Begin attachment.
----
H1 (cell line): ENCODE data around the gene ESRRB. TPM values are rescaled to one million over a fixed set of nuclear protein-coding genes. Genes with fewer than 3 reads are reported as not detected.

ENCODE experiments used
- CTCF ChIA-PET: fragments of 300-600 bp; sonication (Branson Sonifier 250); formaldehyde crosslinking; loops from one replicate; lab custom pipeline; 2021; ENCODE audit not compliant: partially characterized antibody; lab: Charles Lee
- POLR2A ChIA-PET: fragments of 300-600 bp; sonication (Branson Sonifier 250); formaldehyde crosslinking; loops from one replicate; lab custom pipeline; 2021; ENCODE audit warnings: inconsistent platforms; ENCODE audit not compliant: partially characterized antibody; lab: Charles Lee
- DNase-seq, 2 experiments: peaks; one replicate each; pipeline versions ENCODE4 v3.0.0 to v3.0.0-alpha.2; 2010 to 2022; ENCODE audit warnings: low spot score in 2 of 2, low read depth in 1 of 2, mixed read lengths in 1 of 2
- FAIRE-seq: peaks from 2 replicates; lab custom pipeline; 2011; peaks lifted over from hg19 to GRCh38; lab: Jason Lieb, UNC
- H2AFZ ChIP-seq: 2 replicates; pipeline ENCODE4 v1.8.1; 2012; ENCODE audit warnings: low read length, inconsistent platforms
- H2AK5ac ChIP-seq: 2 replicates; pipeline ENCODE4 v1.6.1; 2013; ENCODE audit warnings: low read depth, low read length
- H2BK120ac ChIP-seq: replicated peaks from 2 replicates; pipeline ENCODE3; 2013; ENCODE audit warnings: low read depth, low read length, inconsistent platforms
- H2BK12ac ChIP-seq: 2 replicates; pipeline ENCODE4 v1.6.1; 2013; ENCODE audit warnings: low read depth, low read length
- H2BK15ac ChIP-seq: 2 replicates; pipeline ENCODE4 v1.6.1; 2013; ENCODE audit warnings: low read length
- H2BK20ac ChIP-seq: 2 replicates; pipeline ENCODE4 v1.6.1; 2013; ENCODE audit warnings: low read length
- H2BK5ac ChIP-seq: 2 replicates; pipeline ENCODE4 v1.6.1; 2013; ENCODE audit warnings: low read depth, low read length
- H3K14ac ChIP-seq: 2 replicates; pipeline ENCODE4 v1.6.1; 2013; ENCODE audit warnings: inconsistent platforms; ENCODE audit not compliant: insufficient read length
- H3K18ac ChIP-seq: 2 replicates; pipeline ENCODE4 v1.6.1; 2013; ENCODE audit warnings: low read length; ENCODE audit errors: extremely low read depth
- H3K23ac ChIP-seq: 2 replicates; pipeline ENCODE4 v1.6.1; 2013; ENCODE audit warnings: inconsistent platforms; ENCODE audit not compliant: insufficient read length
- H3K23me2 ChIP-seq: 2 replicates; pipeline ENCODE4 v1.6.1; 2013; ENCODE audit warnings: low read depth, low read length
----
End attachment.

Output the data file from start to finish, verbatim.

H1 (cell line): ENCODE data around the gene ESRRB. TPM values are rescaled to one million over a fixed set of nuclear protein-coding genes. Genes with fewer than 3 reads are reported as not detected.

ENCODE experiments used
- CTCF ChIA-PET: fragments of 300-600 bp; sonication (Branson Sonifier 250); formaldehyde crosslinking; loops from one replicate; lab custom pipeline; 2021; ENCODE audit not compliant: partially characterized antibody; lab: Charles Lee
- POLR2A ChIA-PET: fragments of 300-600 bp; sonication (Branson Sonifier 250); formaldehyde crosslinking; loops from one replicate; lab custom pipeline; 2021; ENCODE audit warnings: inconsistent platforms; ENCODE audit not compliant: partially characterized antibody; lab: Charles Lee
- DNase-seq, 2 experiments: peaks; one replicate each; pipeline versions ENCODE4 v3.0.0 to v3.0.0-alpha.2; 2010 to 2022; ENCODE audit warnings: low spot score in 2 of 2, low read depth in 1 of 2, mixed read lengths in 1 of 2
- FAIRE-seq: peaks from 2 replicates; lab custom pipeline; 2011; peaks lifted over from hg19 to GRCh38; lab: Jason Lieb, UNC
- H2AFZ ChIP-seq: 2 replicates; pipeline ENCODE4 v1.8.1; 2012; ENCODE audit warnings: low read length, inconsistent platforms
- H2AK5ac ChIP-seq: 2 replicates; pipeline ENCODE4 v1.6.1; 2013; ENCODE audit warnings: low read depth, low read length
- H2BK120ac ChIP-seq: replicated peaks from 2 replicates; pipeline ENCODE3; 2013; ENCODE audit warnings: low read depth, low read length, inconsistent platforms
- H2BK12ac ChIP-seq: 2 replicates; pipeline ENCODE4 v1.6.1; 2013; ENCODE audit warnings: low read depth, low read length
- H2BK15ac ChIP-seq: 2 replicates; pipeline ENCODE4 v1.6.1; 2013; ENCODE audit warnings: low read length
- H2BK20ac ChIP-seq: 2 replicates; pipeline ENCODE4 v1.6.1; 2013; ENCODE audit warnings: low read length
- H2BK5ac ChIP-seq: 2 replicates; pipeline ENCODE4 v1.6.1; 2013; ENCODE audit warnings: low read depth, low read length
- H3K14ac ChIP-seq: 2 replicates; pipeline ENCODE4 v1.6.1; 2013; ENCODE audit warnings: inconsistent platforms; ENCODE audit not compliant: insufficient read length
- H3K18ac ChIP-seq: 2 replicates; pipeline ENCODE4 v1.6.1; 2013; ENCODE audit warnings: low read length; ENCODE audit errors: extremely low read depth
- H3K23ac ChIP-seq: 2 replicates; pipeline ENCODE4 v1.6.1; 2013; ENCODE audit warnings: inconsistent platforms; ENCODE audit not compliant: insufficient read length
- H3K23me2 ChIP-seq: 2 replicates; pipeline ENCODE4 v1.6.1; 2013; ENCODE audit warnings: low read depth, low read length